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Using Git Hooks

by Ryan Irelan

Git hooks are similar to SVN hooks; you can execute a script at a point in the Git routine. Git hooks are both local and server-side. The local hooks pertain to local activities, like committing, merging, checking out, etc. The server-side hooks deal with receiving pushes from a local client.

The scripts that Git hooks execute are stored in the .git/hooks directory of your project. In every repository there are a collection of sample hooks that you can rename and use as inspiration for your own.

The scripts can be in any language that support executable scripts. The samples are mostly shell scripts, but you can use Perl, Ruby, Python, or something else that is familiar to you.

Here are all the hooks available in Git:

  • pre-commit
  • prepare-commit-msg
  • commit-msg
  • post-commit
  • applypatch-msg
  • pre-applypatch
  • post-applypath
  • pre-rebase
  • post-rewrite
  • post-checkout
  • post-merge
  • pre-push
  • pre-receive
  • update
  • post-receive

Local Git Hooks

Local Git hooks reside in the .git/hooks directory and are not treated as project files. They are not tracked in the Index and because of that they are not included when someone clones a repository.

Because of this there are some limitations to keep in mind while working with Git hooks. First and foremost: local hooks are not a reliable way to enforce policies, like a commit message structure. And, because you are unable to include the contents of the .git/hooks directory in version control, you will need to consider a way to share hooks that you’d like your team to use.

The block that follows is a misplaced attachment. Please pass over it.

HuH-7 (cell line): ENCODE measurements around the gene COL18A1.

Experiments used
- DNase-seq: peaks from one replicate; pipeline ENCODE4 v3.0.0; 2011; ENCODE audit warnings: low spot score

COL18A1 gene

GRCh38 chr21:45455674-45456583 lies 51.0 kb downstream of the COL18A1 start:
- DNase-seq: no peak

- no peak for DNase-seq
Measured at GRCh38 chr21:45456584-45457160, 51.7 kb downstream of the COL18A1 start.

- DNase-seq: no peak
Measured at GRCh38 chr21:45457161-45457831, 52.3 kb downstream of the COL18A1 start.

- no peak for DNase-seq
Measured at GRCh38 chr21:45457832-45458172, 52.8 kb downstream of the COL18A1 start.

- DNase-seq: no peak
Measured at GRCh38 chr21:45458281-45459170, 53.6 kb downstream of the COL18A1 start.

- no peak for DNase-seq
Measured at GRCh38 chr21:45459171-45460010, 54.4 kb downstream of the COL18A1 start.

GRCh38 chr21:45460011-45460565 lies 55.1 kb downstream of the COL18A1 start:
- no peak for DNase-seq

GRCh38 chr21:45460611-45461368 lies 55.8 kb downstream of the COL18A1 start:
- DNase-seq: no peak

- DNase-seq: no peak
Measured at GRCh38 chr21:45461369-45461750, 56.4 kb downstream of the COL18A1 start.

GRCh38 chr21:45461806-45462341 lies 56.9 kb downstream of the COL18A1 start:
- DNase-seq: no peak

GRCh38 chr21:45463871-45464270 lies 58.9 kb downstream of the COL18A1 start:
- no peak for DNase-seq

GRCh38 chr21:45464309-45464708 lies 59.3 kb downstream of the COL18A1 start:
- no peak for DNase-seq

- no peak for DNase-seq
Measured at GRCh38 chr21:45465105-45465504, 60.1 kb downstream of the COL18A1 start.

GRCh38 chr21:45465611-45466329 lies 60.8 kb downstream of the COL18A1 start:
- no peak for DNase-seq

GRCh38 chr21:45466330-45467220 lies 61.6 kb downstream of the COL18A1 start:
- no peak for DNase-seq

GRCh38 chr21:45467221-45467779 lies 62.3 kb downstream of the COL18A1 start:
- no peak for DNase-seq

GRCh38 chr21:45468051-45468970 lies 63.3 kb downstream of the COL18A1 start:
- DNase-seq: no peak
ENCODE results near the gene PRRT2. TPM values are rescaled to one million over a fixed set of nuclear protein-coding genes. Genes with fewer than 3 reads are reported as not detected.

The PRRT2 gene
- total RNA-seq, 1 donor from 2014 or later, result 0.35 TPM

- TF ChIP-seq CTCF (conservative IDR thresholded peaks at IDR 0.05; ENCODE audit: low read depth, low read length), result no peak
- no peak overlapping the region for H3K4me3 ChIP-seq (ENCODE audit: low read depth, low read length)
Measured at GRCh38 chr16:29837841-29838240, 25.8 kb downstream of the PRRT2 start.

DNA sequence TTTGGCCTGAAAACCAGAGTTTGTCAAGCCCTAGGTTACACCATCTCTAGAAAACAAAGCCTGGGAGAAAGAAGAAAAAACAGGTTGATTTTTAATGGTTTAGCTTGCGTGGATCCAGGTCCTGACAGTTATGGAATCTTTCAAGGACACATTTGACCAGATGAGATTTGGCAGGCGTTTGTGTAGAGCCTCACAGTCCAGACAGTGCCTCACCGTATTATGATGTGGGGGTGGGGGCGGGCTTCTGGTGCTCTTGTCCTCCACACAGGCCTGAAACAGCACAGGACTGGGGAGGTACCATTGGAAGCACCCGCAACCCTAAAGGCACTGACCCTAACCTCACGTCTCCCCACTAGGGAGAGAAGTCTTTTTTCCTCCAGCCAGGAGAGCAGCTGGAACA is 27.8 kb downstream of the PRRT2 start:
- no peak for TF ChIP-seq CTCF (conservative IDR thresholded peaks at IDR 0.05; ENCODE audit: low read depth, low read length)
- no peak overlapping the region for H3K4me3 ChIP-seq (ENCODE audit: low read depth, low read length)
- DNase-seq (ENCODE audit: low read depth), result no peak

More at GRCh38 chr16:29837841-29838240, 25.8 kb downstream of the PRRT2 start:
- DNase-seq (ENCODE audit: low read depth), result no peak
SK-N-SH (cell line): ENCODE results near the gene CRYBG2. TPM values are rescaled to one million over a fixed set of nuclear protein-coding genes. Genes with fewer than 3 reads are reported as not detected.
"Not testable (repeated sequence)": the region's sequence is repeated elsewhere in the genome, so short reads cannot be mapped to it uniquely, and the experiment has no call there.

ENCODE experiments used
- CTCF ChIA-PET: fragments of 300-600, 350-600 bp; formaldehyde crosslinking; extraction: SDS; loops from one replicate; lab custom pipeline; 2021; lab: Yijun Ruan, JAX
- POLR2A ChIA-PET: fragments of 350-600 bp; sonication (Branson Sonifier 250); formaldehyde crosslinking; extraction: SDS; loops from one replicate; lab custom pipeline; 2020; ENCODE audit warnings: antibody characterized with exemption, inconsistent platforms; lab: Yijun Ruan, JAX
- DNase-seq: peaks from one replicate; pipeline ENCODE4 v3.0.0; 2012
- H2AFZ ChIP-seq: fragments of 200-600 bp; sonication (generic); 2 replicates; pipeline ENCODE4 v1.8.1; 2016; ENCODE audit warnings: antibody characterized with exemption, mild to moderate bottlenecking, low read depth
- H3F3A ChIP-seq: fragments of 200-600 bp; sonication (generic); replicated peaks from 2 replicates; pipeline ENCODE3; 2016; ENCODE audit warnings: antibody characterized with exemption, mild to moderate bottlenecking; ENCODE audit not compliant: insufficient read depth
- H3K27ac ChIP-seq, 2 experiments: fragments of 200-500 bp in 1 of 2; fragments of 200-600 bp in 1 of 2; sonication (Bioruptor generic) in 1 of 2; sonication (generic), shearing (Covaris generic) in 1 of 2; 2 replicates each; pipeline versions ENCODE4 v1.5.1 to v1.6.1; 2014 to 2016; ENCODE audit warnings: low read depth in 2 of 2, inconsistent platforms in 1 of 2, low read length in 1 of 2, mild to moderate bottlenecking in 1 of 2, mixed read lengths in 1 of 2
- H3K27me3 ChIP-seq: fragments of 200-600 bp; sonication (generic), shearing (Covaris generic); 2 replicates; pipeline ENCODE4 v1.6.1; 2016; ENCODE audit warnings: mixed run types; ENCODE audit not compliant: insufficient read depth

Here are the local hooks:

  • pre-commit
  • prepare-commit-msg
  • commit-msg
  • post-commit
  • applypatch-msg
  • pre-applypatch
  • post-applypath
  • pre-rebase
  • post-rewrite
  • post-checkout
  • post-merge
  • pre-push

Server-side Hooks

Server-side hooks are set up to kick off scripts when a typical remote repository actions takes place.

There are only three server-side hooks:

  • pre-receive
  • update
  • post-receive

They all operate around when the server receives a git-push from a client. These are reliable methods for enforcing some sort of repository or standard. You can run checks, kick of an integration script, testing, etc.

Implement a Git Hook

For our example we’re going to implement a local hook. We’d like to display a message after each commit, reminding us to push our commits to the remote repository.

The setup for this message will be to use the post-commit hook. This hook is triggered after each successful commit. For our implementation, we want the hook to trigger and display a message for us. 
There isn’t a sample file for post-commit already in place. That’s okay, we can create it.

Create a new file called post-commit in .git/hooks.

I’m going to use Ruby as the scripting language. Remember, Git Hooks can use any executable script. But I like Ruby so we’ll use that. This Ruby code is as simple as it comes, with just a single puts statement.

Add this code to the post-commit file:


#!/usr/local/bin
puts "======================="
puts "Please remember to push your commits!"
puts "======================="

With the code in place, we can then save the hook file and set it as executable.


$ chmod +x post-commit

Test it by making a change to our project and creating a commit. If you see the message, it worked!

If you didn’t, check your code, that the hook file is executable, and that you have it properly named.

In another article I’ll talk about triggering hooks on the server.

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Filed Under: Git